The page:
Everybody, everyone, everywhere and everything (grammar)

Everybody, everyone, everywhere and everything are indefinite pronouns and we use them to talk about a total number of something, for example people or things.


My name is Peter, but everybody calls me Pete.

Everyone loves Raymond.

Why I always have to do everything alone?

He would like to go everywhere and see everything. He just loves travelling.

We use everybody, everyone, everywhere and everything with singular verbs:

Everybody knows where Australia is.

Everything looks fresh after rain.

If we do not know if everybody or everyone is male or female, we use him or her and his or her in the sentence. In informal speech or writing, we usually use they, their and them instead.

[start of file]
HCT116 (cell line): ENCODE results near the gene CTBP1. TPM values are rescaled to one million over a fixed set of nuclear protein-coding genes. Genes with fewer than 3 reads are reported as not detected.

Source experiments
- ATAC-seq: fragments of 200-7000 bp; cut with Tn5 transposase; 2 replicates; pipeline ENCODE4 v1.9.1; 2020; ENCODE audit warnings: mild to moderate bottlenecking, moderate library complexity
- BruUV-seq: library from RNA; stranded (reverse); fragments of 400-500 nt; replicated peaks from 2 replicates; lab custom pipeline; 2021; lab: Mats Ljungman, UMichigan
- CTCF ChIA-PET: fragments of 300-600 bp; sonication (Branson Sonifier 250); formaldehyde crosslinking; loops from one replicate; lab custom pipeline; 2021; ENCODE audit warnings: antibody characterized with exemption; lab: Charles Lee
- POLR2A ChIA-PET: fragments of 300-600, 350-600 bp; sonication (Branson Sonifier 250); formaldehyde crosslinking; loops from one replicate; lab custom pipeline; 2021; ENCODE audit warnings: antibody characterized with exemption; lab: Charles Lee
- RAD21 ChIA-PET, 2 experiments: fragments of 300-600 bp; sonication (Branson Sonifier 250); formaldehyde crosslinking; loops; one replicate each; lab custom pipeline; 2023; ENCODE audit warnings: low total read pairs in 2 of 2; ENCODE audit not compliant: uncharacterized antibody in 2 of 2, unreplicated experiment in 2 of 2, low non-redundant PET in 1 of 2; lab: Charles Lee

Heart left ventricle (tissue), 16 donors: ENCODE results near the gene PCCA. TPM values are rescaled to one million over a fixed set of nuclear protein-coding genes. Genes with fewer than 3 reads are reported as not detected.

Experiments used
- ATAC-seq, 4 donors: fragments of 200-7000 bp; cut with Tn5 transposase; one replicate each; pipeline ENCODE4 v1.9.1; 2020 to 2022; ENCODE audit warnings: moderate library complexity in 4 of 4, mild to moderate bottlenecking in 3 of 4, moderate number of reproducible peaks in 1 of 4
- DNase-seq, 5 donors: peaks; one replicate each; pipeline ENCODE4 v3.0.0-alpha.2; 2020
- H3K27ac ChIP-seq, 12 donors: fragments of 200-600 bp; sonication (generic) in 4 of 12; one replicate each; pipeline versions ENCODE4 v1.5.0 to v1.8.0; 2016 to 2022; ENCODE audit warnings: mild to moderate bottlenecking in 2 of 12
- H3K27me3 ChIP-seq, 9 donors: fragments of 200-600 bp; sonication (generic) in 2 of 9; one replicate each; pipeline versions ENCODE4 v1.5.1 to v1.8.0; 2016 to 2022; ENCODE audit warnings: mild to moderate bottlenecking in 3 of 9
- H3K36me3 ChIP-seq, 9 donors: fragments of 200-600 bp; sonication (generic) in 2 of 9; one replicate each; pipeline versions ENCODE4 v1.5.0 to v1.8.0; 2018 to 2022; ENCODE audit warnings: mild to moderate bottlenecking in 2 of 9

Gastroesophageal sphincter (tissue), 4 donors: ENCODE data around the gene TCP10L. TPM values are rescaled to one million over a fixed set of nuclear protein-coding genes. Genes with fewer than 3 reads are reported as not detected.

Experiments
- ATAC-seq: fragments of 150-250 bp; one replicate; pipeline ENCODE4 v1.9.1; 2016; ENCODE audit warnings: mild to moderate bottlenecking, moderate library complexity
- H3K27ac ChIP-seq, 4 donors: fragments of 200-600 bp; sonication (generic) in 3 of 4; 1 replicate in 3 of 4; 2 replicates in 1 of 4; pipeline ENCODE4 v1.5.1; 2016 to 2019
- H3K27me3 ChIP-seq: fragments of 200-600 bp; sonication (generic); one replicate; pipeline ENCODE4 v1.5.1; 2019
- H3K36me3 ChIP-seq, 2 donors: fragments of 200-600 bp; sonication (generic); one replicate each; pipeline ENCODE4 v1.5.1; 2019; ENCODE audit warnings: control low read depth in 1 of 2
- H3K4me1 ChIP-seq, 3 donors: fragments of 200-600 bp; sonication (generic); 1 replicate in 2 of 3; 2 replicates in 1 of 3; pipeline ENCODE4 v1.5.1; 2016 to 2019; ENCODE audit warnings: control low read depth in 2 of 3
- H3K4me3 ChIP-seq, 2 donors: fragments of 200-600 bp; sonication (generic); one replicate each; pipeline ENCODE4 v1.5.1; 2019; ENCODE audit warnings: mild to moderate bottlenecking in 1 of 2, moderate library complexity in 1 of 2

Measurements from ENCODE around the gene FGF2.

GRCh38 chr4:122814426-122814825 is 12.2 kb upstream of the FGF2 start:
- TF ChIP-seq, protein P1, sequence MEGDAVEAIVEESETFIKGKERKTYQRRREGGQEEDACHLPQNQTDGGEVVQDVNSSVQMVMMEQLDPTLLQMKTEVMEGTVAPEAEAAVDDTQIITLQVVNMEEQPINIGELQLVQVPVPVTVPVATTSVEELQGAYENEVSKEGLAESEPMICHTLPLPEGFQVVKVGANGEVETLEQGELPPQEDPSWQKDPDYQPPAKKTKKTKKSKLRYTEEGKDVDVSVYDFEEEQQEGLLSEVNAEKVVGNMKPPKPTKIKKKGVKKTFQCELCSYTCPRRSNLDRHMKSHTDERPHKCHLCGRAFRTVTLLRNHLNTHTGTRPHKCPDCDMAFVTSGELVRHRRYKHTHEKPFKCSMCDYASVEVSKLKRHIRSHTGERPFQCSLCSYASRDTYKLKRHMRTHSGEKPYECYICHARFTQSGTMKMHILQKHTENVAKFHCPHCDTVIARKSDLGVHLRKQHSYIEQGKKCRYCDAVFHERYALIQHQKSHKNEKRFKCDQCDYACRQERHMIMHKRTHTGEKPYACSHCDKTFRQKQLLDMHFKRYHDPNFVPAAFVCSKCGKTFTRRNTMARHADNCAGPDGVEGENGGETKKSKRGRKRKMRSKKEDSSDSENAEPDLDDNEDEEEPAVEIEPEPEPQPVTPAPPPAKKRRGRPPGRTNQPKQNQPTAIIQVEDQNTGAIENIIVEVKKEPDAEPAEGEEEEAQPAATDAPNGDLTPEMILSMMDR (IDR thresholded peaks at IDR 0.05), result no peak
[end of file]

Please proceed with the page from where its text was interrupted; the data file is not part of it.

Not everyone has his or her own computer at the office where I work. (formal)

Everybody has a manager in charge of him or her. (formal)

Everybody has to work hard to finish the task on time. They have to tell the manager when they are done. (informal)

Has everyone got their paper and pen ready? (informal)

Everyone or everybody?

Everyone and everybody mean the same. However, everyone is a little more formal than everybody and it is used more frequently in writing than everybody.

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